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Mosquito preference for human versus animal biting has genetic basis

Date:
September 19, 2016
Source:
University of California, Davis
Summary:
Mosquitoes are more likely to feed on cattle than on humans if they carry a specific chromosomal rearrangement in their genome. This reduces their odds of transmitting the malaria parasite, according to a new study.
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Villagers and cattle along the road near Pimperena in southern Mali. A UC Davis study reports that mosquito preference for human versus animal biting has a genetic basis.
Credit: Yoosook Lee/UC Davis

Mosquitoes are more likely to feed on cattle than on humans if they carry a specific chromosomal rearrangement in their genome. This reduces their odds of transmitting the malaria parasite, according to a University of California, Davis, study published Sept. 15 in the journal PLOS Genetics.

Rates of malaria transmission depend on whether mosquitoes bite humans or animals, and whether they rest after that meal in an area where they will encounter pesticides.

Bradley Main, a researcher in the Vector Genetics Lab at the UC Davis School of Veterinary Medicine, and his colleagues investigated whether there is a genetic basis to host choice and resting behavior in Anopheles arabiensis. That species of mosquito has become the primary vector of malaria in east Africa due to its broader host range and the frequent use of pesticide-treated bed nets, which kill other species that live closely with humans.

"Whether there is a genetic basis to feeding preferences in mosquitoes has long been debated," Main said. "Using a population genomics approach, we have established an association between human feeding and a specific chromosomal rearrangement in the major east African malaria vector. This work paves the way for identifying specific genes that affect this critically important trait."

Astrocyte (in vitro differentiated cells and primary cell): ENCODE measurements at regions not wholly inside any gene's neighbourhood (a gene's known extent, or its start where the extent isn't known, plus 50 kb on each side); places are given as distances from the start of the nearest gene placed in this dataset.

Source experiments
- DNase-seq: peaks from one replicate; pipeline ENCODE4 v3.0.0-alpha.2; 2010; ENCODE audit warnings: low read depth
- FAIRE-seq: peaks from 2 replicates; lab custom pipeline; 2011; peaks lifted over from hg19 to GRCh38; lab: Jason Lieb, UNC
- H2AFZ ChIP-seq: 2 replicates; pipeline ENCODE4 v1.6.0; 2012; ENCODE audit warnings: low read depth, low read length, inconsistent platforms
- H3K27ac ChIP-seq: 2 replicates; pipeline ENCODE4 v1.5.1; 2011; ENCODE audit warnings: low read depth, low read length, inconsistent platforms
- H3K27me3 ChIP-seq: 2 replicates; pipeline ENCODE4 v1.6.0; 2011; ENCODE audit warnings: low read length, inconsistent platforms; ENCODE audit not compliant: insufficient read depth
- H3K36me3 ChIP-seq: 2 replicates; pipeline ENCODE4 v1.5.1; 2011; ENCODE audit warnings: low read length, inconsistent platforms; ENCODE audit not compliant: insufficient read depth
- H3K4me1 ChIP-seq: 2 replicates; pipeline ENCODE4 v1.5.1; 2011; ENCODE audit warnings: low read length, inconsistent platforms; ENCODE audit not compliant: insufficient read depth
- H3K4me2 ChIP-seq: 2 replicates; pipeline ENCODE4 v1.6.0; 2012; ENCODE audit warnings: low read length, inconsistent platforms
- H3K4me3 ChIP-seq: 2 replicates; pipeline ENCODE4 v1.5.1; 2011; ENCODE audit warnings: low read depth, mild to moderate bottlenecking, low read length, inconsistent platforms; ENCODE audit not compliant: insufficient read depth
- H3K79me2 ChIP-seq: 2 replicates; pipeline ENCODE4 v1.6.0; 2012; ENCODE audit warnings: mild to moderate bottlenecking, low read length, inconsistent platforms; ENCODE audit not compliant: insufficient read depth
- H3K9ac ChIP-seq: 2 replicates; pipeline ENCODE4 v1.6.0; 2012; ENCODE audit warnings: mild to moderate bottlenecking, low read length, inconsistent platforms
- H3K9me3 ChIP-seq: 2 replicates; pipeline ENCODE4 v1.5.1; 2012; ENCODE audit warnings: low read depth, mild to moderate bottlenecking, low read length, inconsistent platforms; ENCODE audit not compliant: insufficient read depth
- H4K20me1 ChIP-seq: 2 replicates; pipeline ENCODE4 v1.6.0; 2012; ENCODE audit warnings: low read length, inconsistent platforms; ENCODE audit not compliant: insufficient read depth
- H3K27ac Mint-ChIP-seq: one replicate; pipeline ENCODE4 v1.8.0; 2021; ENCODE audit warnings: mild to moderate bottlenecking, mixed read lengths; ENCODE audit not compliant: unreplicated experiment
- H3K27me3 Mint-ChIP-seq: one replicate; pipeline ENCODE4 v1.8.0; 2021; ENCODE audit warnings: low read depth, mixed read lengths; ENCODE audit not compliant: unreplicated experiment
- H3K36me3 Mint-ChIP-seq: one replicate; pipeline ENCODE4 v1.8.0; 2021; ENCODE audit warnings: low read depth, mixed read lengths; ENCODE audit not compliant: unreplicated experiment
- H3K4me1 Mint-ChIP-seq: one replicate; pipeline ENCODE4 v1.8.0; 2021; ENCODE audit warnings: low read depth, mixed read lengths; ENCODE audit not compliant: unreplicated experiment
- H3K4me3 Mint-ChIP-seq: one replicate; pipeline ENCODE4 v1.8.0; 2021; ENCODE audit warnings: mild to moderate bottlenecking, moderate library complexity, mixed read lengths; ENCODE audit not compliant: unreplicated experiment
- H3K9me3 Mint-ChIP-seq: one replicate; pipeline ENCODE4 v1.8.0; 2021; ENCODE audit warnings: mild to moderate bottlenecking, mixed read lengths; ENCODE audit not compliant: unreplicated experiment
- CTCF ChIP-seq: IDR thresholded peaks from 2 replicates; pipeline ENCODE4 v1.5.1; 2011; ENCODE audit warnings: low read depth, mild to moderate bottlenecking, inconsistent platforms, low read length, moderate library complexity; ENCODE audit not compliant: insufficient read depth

Using genetics to help stop malaria's spread

Using genetics to better understand and track mosquito behavior can improve local control strategies. This knowledge may also open novel avenues for stopping malaria's spread, such as genetically modifying mosquitoes to prefer cattle over people.

The researchers sequenced the genomes of 23 human-fed and 25 cattle-fed mosquitoes collected indoors and outdoors from the Kilobero Valley in Tanzania. They identified a genetic component that contributes to the mosquito's host choice but not its choice of resting place.

They narrowed down the gene region associated with cattle feeding to a chromosomal rearrangement called the 3Ra inversion.

The study is the first to use genomic tools to find a genetic basis for earlier observations that inversions can be linked to a preference for cattle in mosquitoes.

While the findings provide strong support that the inversion in An. arabiensis is linked to cattle feeding, researchers need to test a larger geographic area to confirm the connection.


Story Source:

Materials provided by University of California, Davis. Original written by Kat Kerlin. Note: Content may be edited for style and length.


Journal Reference:

  1. Bradley J Main, Yoosook Lee, Heather M. Ferguson, Katharina S. Kreppel, Anicet Kihonda, Nicodem J. Govella, Travis C. Collier, Anthony J. Cornel, Eleazar Eskin, Eun Yong Kang, Catelyn C. Nieman, Allison M. Weakley, Gregory C. Lanzaro. The Genetic Basis of Host Preference and Resting Behavior in the Major African Malaria Vector, Anopheles arabiensis. PLOS Genetics, 2016; 12 (9): e1006303 DOI: 10.1371/journal.pgen.1006303

Cite This Page:

University of California, Davis. "Mosquito preference for human versus animal biting has genetic basis." ScienceDaily. ScienceDaily, 19 September 2016. <www.sciencedaily.com/releases/2016/09/160919144140.htm>.
University of California, Davis. (2016, September 19). Mosquito preference for human versus animal biting has genetic basis. ScienceDaily. Retrieved May 27, 2017 from www.sciencedaily.com/releases/2016/09/160919144140.htm
University of California, Davis. "Mosquito preference for human versus animal biting has genetic basis." ScienceDaily. www.sciencedaily.com/releases/2016/09/160919144140.htm (accessed May 27, 2017).

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